Keywords: clean energy, gender equity, Navajo women, participatory development, applied theatre

Topics: Environment, Gender, Women, Infrastructure, Energy Regions: Americas, North America Countries: United States of America

Year: 2015

Gender Issues in Energy Policy and Pricing

Citation:

Parikh, GenJyoti K. 1996. “Gender Issues in Energy Policy and Pricing.” Bulletin of Science, Technology & Society 16 (3): 116–21.

Author: GenJyoti K. Parikh

Annotation:

Summary:
"The energy sector requires a large share of the national investment in developing countries (DC). People’s needs for energy are not yet met, even for basic needs and amenities, therefore, levels of national investment in this sector will be high for many decades to come. For example, in India, the energy sector has accounted for 25% to 30% allocations for every five-year plan in the last 3 decades. In addition to this capital investment, annual import requirements for the energy sector are of major concern. Oil imports require 30% to as much as 90% of the export earnings of many developing countries depending on their levels of energy utilization, resource-mix, indigenous availability of energy sources, world prices and so on. Elsewhere, (1994) I have shown that oil-imports do not provide the full picture of energy related imports because capital goods for energy such as power plants, mining equipment for fossil fuels are accounted for elsewhere. Total annual imports for the energy sector for all countries increase by substantial margins when energy is related to capital goods and included along with oil imports. Therefore, the scale of investments and imports for the energy sector is large enough to have macro-economic ramifications. Some developing countries do not have enough energy to provide every home with clean cooking fuel and light bulbs. Thus, the policies for investment, and for imports in the energy sector are two cornerstones for a country’s economic structure. The well-being of society depends heavily on decisions involving energy and finances” (Parikh 1996, 116).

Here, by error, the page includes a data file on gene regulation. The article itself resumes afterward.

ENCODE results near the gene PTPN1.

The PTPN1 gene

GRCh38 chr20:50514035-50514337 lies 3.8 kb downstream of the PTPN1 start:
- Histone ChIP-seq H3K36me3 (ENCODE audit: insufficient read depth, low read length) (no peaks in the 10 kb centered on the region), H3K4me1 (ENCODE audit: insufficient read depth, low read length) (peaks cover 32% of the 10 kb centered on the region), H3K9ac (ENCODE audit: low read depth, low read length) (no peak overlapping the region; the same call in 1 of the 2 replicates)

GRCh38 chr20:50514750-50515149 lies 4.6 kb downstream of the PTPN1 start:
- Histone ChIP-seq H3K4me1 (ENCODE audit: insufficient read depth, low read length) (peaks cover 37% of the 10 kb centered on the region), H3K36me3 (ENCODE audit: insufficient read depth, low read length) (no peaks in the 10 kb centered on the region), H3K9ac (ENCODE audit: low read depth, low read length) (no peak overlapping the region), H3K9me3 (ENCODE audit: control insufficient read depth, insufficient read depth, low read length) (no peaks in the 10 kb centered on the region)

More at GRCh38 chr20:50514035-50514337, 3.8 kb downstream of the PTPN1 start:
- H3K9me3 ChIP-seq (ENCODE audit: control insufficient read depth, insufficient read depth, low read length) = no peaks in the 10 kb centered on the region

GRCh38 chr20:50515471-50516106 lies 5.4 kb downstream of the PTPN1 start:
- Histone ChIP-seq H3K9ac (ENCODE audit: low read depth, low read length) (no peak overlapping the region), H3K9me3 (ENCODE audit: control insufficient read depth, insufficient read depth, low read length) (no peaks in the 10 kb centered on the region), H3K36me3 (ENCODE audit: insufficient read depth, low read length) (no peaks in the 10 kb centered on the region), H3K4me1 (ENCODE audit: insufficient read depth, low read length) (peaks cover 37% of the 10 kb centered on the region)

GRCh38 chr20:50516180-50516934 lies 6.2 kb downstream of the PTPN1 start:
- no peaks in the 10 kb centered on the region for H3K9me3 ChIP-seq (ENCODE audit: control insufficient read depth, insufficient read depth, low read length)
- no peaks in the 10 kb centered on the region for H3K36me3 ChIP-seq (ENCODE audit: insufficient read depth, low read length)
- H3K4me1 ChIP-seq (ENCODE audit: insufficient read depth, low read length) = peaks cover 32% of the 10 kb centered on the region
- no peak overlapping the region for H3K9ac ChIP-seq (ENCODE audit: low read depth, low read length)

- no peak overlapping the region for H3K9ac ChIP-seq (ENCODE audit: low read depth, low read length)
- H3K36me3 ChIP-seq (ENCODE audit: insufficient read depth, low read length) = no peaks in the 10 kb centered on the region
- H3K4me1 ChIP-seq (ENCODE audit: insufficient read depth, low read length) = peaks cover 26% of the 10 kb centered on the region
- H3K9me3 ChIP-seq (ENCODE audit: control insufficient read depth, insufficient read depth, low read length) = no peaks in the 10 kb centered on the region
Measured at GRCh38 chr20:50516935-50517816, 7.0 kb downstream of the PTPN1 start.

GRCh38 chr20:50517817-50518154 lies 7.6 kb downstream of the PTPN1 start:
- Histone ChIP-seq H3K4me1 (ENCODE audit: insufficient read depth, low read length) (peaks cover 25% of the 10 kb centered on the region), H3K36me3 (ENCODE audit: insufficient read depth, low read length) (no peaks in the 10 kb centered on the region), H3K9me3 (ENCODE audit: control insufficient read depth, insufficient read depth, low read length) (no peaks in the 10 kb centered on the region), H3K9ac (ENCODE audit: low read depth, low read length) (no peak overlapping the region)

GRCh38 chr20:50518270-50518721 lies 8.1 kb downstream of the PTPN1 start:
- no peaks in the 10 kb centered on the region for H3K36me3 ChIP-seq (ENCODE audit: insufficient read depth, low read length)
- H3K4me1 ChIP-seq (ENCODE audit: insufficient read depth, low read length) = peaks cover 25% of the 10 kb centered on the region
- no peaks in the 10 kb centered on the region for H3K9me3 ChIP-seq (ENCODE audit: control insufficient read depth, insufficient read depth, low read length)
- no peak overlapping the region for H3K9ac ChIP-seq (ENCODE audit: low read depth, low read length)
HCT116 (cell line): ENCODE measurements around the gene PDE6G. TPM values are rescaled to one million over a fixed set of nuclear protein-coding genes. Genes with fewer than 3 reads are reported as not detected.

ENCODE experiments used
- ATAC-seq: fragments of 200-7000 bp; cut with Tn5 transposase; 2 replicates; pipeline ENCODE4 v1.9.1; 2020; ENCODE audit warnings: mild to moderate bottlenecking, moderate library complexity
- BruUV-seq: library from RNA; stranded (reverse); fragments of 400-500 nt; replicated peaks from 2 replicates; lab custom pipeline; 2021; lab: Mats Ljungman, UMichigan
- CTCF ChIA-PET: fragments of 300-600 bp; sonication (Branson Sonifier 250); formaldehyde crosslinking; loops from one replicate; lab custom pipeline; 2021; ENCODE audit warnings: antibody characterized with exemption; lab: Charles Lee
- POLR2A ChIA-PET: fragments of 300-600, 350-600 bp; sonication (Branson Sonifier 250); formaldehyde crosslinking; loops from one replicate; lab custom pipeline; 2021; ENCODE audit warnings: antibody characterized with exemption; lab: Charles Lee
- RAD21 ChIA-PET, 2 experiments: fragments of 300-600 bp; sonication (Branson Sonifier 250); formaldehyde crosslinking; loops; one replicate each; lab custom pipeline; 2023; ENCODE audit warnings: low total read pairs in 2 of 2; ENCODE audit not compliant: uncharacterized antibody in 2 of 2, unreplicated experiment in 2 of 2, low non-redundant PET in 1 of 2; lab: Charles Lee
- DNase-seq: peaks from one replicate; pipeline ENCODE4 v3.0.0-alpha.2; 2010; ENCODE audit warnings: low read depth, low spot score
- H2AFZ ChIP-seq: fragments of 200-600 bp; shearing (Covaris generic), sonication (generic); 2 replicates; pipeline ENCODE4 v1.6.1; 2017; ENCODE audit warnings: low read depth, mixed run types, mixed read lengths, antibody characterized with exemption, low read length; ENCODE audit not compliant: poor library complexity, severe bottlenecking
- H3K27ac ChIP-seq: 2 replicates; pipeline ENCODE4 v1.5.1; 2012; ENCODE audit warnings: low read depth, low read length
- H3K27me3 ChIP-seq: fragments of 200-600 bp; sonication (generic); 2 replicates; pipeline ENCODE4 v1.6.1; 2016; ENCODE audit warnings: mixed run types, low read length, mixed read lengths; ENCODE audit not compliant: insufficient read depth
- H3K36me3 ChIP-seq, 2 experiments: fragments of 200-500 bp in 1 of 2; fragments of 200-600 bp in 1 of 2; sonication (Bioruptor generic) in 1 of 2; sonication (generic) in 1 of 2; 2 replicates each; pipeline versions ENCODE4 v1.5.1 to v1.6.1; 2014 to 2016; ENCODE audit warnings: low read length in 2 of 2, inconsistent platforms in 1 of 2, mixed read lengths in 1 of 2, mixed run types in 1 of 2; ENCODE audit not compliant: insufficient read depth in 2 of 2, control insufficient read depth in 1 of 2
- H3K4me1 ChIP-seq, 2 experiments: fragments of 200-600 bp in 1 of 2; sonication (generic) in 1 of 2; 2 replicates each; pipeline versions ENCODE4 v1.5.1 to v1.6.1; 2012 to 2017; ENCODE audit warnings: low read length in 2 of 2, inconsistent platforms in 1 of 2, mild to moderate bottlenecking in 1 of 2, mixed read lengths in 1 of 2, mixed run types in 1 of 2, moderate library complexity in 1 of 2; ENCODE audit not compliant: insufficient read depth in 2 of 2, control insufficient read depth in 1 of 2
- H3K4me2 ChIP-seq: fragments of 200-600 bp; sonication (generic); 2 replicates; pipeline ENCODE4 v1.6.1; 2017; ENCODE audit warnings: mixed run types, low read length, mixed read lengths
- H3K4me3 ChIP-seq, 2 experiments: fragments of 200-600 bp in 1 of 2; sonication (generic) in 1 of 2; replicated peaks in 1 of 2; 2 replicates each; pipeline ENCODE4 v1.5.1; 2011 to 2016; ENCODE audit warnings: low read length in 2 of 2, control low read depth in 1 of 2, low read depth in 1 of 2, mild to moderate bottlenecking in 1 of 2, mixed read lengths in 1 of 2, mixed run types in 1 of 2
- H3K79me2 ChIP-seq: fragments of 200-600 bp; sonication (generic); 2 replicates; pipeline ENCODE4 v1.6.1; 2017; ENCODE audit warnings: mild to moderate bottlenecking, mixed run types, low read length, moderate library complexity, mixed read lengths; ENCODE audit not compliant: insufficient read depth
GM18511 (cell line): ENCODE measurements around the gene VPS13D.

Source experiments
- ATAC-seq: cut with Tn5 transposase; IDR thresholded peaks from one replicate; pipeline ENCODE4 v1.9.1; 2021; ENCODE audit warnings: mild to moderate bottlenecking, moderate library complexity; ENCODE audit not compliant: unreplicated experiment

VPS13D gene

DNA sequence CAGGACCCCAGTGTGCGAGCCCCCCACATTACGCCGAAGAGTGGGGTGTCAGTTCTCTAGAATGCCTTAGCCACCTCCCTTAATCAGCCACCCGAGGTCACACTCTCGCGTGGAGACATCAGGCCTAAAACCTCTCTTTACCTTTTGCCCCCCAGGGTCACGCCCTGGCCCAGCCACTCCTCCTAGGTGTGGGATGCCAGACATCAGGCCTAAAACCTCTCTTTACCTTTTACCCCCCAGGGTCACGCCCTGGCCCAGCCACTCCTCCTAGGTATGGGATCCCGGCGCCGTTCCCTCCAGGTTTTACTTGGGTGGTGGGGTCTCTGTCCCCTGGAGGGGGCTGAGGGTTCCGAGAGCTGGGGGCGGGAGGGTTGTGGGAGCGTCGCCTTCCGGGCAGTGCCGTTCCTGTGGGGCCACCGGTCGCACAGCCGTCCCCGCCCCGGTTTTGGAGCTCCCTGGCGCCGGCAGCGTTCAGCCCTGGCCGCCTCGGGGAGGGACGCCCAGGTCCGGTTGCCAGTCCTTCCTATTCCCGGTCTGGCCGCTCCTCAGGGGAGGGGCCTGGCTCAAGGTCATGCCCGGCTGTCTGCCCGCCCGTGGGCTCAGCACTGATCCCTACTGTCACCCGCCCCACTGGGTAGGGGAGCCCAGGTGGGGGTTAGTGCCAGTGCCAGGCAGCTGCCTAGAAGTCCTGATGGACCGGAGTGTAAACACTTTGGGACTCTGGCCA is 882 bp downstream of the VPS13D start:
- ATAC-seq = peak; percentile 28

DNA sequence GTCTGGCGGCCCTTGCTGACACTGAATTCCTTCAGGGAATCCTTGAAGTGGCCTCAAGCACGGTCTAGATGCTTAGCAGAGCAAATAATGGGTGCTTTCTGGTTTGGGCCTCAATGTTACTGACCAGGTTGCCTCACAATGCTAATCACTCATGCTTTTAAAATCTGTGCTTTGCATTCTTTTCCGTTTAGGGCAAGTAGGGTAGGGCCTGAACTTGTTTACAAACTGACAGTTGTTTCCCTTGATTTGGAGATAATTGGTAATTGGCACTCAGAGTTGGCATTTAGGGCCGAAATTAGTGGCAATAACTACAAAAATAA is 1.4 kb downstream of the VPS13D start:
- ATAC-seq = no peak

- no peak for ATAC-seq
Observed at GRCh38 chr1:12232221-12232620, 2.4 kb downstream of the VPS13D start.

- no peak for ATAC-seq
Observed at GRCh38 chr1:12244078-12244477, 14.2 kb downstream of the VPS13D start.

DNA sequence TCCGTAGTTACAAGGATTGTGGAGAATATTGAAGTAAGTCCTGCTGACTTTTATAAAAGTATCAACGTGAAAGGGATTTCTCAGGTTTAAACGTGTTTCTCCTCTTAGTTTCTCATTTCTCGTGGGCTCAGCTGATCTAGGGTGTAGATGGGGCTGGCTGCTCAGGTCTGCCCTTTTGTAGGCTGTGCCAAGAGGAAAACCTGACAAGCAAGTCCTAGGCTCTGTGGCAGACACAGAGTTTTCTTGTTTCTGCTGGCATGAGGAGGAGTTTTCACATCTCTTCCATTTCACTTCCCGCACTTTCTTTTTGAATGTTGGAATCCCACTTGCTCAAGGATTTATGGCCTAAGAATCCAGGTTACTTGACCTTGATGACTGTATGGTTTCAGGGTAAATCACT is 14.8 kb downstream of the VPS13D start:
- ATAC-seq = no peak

Topics: Development, Economies, Gender, Infrastructure, Energy

Year: 1996

Gender Issues in Energy Policy

Citation:

Parikh, Jyoti K. 1995. “Gender Issues in Energy Policy.” Energy Policy 23 (9): 745–54.

Author: Jyoti K. Parikh

Abstract:

Gender issues have received attention at micro level in terms of technological intervention such as cookstoves, biogas, solar cookers, and wood plantations. They have yet to be addressed in macro level policies. Women’s needs for energy vary depending on whether they are in urban or rural areas, their stage of economic development, and whether they are economically active. This article emphasizes the need for better understanding of these issues for women engaged in different sectors, whether agriculture, transport, industries, household, and the energy sector itself (ie charcoal making, fuel gathering and fuel marketing). Deeper enquiries, analysis, and action for gender issues are needed through surveys, laboratory experiments, macro policy modeling and analysis, and technology development and production. This article makes a plea to include gender issues in macro level energy policies such as energy investment, imports, and pricing. The latter are discussed in detail. A lot more work lies ahead.